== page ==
This video deals with the foundational element of Forex trading - the currency pair. As we have covered in previous videos, all currencies are priced with relation to another currency.
Understanding the conventions behind how that pair is written, how it is referred to and how the price is presented is an essential basic skill, that you have to learn now to progress.
All currencies are written as a pair, usually with an accepted three letter acronym that refers to a specific currency a dividing slash and then the next three letter acronym.
In this example we have EUR which is EURO and USD which is US Dollar. These two are obvious, and most are unforgettable once you know, but some can be a little less clear to an English speaker - CHF, is the Swiss Franc, for instance - nothing to do with China!
You can write currency pairs without the slash, so just EURUSD and in Forex circles most people will understand what you are getting at.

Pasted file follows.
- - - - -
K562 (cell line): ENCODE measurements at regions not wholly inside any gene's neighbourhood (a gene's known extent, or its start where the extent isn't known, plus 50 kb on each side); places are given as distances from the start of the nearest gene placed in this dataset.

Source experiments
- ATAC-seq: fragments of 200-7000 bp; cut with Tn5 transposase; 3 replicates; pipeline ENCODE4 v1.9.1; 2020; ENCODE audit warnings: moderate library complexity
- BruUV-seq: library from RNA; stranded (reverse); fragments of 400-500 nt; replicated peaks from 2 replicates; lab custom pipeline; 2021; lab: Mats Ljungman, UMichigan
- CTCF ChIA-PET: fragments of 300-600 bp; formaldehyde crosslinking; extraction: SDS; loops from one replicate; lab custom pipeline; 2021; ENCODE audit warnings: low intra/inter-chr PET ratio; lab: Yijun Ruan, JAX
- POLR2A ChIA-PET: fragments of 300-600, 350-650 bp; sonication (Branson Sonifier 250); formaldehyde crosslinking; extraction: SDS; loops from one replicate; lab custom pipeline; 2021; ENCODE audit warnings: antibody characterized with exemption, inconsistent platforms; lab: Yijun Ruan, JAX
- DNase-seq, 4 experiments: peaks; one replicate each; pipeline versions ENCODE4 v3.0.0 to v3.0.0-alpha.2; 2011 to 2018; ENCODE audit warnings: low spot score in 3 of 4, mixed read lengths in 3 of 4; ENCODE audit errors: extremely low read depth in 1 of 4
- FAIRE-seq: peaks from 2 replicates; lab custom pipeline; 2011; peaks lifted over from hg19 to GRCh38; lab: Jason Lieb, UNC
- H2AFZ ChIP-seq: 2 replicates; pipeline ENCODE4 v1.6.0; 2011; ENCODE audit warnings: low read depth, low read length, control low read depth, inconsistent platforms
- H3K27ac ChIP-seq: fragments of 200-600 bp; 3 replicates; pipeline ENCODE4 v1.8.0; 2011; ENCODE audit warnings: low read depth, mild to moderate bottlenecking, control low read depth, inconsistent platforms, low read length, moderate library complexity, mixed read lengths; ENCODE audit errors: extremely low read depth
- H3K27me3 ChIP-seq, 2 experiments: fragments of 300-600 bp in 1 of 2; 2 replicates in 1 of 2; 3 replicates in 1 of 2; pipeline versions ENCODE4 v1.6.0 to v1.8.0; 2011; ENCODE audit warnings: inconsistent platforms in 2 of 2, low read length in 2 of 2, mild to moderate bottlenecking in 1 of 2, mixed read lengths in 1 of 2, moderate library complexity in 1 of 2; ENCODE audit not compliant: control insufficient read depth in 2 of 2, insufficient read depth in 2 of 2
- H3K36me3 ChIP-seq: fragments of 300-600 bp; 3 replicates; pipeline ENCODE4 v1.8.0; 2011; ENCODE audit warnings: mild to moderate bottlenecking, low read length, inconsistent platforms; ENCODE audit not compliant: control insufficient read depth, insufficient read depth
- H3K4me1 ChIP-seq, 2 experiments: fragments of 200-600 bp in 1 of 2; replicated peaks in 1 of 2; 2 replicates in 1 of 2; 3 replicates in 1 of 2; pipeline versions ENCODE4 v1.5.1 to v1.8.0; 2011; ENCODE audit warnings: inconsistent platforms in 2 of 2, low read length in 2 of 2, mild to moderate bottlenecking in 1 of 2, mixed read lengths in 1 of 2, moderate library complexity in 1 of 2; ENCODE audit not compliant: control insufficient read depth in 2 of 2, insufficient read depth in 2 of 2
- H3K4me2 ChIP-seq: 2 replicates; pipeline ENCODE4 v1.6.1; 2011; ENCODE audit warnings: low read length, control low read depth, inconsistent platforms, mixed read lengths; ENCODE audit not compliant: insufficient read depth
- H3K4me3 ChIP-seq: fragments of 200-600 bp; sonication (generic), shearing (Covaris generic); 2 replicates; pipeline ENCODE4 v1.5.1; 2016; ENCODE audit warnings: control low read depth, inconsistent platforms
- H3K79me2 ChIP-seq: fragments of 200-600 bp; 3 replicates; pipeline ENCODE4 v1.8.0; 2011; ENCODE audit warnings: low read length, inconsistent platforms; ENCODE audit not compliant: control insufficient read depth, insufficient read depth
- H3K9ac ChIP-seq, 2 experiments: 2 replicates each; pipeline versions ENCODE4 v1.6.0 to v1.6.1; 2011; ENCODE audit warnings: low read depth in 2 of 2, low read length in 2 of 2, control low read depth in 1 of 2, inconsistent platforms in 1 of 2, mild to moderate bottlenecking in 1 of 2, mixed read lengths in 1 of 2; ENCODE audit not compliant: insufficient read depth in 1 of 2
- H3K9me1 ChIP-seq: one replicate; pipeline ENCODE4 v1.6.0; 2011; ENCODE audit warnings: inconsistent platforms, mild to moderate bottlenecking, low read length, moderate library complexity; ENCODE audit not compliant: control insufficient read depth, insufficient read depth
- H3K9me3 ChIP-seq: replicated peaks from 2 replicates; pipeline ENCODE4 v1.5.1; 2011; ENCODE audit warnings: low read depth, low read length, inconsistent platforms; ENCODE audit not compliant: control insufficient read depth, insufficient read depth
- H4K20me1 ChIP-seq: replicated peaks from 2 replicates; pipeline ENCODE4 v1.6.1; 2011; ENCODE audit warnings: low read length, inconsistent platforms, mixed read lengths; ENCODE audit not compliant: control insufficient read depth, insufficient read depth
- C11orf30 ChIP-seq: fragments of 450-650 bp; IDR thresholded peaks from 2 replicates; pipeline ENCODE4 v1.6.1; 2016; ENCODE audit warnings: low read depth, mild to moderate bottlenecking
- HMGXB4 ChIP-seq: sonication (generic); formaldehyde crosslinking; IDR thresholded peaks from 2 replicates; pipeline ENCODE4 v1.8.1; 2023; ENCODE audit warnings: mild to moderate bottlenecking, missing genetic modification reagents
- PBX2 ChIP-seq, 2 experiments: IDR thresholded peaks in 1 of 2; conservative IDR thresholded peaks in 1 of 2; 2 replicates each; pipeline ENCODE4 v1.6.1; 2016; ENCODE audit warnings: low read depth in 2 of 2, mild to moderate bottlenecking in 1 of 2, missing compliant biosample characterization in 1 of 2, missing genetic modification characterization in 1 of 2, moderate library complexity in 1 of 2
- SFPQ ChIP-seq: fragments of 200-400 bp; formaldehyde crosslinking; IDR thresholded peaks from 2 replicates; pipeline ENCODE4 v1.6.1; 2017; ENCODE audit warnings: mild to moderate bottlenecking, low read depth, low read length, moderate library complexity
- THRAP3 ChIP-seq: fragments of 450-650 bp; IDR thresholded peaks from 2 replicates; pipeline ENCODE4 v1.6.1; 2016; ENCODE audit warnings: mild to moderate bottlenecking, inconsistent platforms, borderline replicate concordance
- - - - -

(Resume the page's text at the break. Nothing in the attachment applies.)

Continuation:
When you write the price of a currency pair you have a base currency - which is the first of the pair, in this case the Euro, and the quote currency, the second in the pair, in this case the US Dollar.
The base currency is the currency that is being priced. The number of the price is how much of the quote currency 1 of the base currency would cost to buy or could be sold for.
In a simple example, if USD was half as valuable as the EURO, the price of EUR/USD would be 2.0000 That is because you would need to sell two dollars to buy 1 Euro and 1 Euro would buy you two dollars.
The base currency is always 1, the price of the pair is the amount of the quote currency that would buy you one of the base currency.
This idea seems a bit odd but you’ll understand it very quickly once you have seen a few examples.